"I have always felt that although someone may defeat me, and I strike out in a ball game, the pitcher on the particular day was the best player. But I know when I see him again; I'm going to be ready for his curve ball. Failure is a part of success. There is no such thing as a bed of roses all your life. But failure will never stand in the way of success if you learn from it." - Hank Aaron 1934-, American Baseball Player

Is the VIX a load of Blarney?
By John Tyler

An Irish Bard wrote:

"There is a stone there,
That whoever kisses,
Oh, he never misses,
To grow eloquent,
'Tis he may clamber,
To a lady's chamber,
Or become a member
Of Parliament"

The VIX has been imbued with the same power as the Blarney Stone. It is probably equally effective these days in signalling significant market moves.

Ask yourself a question:
Would you rather go and kiss the stone in person or see a brochure of a terrified tourist clinging over a massive drop as they try and kiss the Blarney?

I think that most would agree that the actual experience is more fulfilling.

How about market volatility? Can you kiss the actual stone that imparts magic? Using the VIX is like using a tourist brochure because it is a mere distorted image of reality.

Volatility is a real measure of market activity, just as price, volume and time are. However the VIX is implied volatility of options, and while giving some useful information about options, is several steps away from the actual market.

To experience the real market and get the most useful information, you need to get as close to the market as possible. To kiss the Blarney stone so to speak.

We have realized the problems with using the vix for some years now, and instead use the average true range of the price as a volatility measure. It's too simple for many, but having looked at it with over 100 years of data, it has providing a longstanding and useful source of information on market dynamics. When set up as an indicator, it is useful in both weekly and daily time frames, as well as long and short term trends.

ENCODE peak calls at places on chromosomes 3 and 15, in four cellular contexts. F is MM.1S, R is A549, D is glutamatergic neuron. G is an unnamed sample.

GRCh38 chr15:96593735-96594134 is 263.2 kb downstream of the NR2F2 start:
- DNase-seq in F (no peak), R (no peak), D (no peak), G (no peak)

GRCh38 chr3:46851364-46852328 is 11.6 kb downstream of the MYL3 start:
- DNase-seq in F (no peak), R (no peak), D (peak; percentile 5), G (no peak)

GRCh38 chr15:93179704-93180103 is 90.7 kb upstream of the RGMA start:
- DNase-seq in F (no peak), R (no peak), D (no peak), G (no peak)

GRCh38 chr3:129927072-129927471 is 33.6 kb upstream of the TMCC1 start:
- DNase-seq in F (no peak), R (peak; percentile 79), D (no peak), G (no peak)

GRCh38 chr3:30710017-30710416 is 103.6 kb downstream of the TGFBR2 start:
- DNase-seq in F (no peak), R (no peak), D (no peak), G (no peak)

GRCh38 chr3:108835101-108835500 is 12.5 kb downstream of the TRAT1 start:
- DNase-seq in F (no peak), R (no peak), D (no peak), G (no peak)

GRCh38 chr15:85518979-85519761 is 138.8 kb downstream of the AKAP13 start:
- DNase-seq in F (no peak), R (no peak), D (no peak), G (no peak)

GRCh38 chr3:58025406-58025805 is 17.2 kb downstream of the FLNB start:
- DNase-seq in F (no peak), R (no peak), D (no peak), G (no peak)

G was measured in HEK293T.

The following examples are drawn from weekly charts, with a 14 day average of the true range being plotted in the upper window:

Example 1: Dow Jones Industrials 1900- 1901

We see the 1900 peak being accompanied by a negative divergence in the average true range – volatility is falling. We then see this increase to a new peak as the trend accelerates downwards. Volatility increased.

Example 2: S & P 500 1950-1951 shows what is an unusual pattern in the historical context. Unlike the VIX, the average true range has a long history that we can make use of.

The first pair of red arrows shows a cyclic low with a flattening of the average true range, or a fall in volatility before an important run up.

The next set of arrows show a negative divergence at a market top, like with the earlier Dow example.

Example 3: S &P 500 2004- 2005

I will be spending several hours this weekend going over 100 years of charts to look at the historical precedents. They are few and far between.

However simple, I will trust the average true range much more than the VIX. It is a direct reading of market volatility with an extensive history that can be referred to. This provides a most useful help in these interesting times!

John Tyler with sweaty palms and chaffed lips, wondering if the magic of the stone will work ......

John Tyler, CEO